Handprint Theatre on their residency
| Fri 18 May 2018
Nadeem Islam of Handprint Theatre tells us all about their residency in the Creation Space (Mon 14 - Fri 18 May). Because the residency coincides with Deaf Awareness Week, we filmed a vlog in British Sign Language (captioned). Click here or on the window below to watch the video.
Transcript of the video:
Can you tell us a bit about Handprint Theatre?
My name is Nadeem, and I work with Handprint Theatre. So who are Handprint Theatre? It was set up by two people who feel that theatre should be integrated for deaf and hearing, and to make accessible for both deaf and hearing people. We wanted to create a story that isn't just about deaf children feeling left out. Handprint Theatre's aim is to make all of their work accessible and integrated, everybody working together, whether you're deaf or you're hearing.
How would you describe the work that you create?
Handprint Theatre explore completely different ways of communicating. Maybe through voice, or through sign language, maybe through mime, puppetry, music or different lights, projection, all different ways: Really exploring ways to make things come alive for the audience and give them access, give them plenty to imagine, for people to think, "Wow, I really understand that, that's incredible." It's for both communities. So even if you don't have one particular language, or you do have some language: It's just about exploring different ways, playing with language and communication for the audience.
What are you working on in your artsdepot residency?
This week at artsdepot, we've been exploring a book called Moonbird. It was written by a lady called Joyce Dunbar and she herself is hard of hearing. She was working with the deaf community and seeing how they sign. And then she thought, "Oh, some people don't sign, they're forced to speak and trying to speak through oral." So she wrote this story, this really beautiful story about a character called Orla, who is growing up deaf and he can't speak, he doesn't sign. His parents don't quite accept that he's deaf. Orla feels really lonely until he meets a new friend called a moonbird. This moonbird brings him to a most magical and wonderful place where he finds his identity and starts to learns who he is, and he learns that through the journey. But I won't tell you the exact ending of the story because that would ruin the story.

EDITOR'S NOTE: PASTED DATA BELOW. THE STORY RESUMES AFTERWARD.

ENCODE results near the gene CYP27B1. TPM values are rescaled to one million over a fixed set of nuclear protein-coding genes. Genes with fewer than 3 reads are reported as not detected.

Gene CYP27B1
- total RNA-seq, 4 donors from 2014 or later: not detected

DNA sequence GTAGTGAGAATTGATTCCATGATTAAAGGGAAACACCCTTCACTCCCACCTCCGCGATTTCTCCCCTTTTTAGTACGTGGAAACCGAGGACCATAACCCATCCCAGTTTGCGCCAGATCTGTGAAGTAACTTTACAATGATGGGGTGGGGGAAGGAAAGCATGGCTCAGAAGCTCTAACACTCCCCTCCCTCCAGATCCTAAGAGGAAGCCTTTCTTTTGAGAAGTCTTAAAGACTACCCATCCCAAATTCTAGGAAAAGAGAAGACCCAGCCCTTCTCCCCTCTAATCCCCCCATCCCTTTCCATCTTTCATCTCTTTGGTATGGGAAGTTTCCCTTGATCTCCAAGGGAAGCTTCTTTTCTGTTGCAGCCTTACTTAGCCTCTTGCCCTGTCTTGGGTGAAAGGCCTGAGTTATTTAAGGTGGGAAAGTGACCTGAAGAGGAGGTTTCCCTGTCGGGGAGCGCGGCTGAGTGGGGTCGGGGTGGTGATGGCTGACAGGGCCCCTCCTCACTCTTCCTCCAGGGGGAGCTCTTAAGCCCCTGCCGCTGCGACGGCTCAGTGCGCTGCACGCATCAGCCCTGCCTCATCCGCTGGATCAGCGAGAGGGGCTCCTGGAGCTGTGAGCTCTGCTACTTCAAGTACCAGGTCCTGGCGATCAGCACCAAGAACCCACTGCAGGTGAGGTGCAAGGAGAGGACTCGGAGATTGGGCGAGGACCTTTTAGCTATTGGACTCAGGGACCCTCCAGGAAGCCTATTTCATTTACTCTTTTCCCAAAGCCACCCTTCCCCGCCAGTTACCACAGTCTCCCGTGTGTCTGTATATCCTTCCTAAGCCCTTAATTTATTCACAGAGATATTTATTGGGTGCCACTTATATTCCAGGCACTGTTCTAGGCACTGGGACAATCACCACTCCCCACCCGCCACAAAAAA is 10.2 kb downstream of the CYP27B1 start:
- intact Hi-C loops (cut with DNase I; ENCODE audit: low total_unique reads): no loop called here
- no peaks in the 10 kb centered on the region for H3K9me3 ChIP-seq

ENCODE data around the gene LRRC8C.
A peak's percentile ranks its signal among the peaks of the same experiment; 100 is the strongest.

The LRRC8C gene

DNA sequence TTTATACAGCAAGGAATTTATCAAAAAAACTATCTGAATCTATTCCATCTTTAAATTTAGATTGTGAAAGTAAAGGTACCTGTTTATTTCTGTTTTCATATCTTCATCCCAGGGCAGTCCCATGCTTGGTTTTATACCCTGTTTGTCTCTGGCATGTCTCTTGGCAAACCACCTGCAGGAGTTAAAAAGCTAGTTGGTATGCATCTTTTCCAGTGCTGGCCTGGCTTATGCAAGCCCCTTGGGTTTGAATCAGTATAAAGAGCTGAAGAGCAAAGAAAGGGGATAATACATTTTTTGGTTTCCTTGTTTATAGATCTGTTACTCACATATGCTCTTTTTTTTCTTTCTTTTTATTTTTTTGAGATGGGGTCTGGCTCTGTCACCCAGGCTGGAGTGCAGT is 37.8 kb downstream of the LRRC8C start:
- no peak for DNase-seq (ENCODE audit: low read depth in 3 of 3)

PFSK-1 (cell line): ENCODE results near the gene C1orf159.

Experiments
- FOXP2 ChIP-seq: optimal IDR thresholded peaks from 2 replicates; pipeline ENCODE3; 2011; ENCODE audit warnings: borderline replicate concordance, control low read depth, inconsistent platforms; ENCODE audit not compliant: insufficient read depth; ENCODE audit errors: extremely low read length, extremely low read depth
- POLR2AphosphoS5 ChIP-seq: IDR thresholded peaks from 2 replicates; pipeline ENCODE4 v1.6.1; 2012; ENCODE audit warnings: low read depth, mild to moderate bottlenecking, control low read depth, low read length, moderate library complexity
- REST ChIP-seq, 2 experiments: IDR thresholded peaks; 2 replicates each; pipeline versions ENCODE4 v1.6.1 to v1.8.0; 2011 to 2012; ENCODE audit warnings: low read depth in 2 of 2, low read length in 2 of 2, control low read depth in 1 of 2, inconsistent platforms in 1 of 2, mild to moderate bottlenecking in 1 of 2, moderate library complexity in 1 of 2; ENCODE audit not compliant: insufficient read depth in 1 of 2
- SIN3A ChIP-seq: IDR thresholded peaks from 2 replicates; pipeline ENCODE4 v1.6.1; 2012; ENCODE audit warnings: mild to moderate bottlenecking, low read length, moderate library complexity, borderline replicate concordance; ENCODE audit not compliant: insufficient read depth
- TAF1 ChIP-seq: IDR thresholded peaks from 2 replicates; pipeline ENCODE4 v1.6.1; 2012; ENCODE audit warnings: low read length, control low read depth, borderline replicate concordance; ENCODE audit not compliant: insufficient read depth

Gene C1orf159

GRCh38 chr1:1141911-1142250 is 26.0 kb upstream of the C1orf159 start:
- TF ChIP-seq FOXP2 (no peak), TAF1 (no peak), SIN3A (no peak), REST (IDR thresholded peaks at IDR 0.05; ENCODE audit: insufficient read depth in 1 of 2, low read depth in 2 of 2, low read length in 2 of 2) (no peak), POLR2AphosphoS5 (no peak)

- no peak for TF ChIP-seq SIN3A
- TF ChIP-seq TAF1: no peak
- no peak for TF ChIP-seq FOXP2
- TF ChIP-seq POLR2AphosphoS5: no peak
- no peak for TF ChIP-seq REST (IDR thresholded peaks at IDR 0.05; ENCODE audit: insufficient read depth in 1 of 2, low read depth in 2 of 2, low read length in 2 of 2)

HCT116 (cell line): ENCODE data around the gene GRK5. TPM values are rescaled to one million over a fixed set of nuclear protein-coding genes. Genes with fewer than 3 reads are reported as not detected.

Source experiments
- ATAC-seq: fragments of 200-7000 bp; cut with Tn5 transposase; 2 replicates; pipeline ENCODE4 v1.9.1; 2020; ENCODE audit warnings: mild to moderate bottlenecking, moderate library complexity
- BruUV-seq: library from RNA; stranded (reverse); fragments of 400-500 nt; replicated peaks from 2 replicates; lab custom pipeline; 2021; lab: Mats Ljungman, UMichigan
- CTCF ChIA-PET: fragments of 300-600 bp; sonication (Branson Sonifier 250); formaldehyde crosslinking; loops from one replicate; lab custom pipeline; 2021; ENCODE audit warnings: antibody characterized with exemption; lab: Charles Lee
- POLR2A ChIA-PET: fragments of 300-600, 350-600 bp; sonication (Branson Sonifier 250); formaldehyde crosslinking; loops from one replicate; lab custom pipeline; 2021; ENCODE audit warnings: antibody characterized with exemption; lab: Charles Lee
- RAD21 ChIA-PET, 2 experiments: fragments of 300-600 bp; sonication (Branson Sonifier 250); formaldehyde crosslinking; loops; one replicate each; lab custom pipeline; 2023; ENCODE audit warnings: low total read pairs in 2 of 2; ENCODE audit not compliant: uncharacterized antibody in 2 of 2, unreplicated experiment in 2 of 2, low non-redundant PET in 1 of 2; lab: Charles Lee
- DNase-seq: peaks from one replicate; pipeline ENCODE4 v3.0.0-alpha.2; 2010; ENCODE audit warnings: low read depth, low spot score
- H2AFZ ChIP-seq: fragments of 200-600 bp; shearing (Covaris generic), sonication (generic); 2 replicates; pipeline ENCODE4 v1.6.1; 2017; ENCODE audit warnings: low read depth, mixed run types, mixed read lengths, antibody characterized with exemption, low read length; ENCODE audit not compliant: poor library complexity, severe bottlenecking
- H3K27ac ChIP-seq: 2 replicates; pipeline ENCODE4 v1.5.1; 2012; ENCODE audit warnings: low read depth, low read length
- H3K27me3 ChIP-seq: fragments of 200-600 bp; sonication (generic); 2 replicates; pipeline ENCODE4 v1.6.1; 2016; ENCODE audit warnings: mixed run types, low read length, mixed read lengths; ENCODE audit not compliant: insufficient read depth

What elements of the project are you developing while you're here?
We've been exploring different areas of signed theatre and puppetry. We've been thinking how we can use our props and our set, especially using it in this amazing space. So we've been trying to take these images from the book and bringing them out and making them bigger. We've been exploring this week how we can make it accessible; how we can make it smoother so the audience fully understand. It's been fantastic to use the space.
What's the most useful thing to have with you in the rehearsal space?
The most useful thing this week has just been the space. Because although we're a small team, we do need a big amount of space so we can run around and explore. And I find that as I'm using the space, you can use more, you can do more about sign mime. This place allowing us to share things is really useful. Before, we just had a script, and now we can take the script away to find ways we can do movement. It's just really useful to have space to move, where we can create some energy - and to use our props, with our book very much leading us. But also, the office have given us tea and that helps, so that's very useful!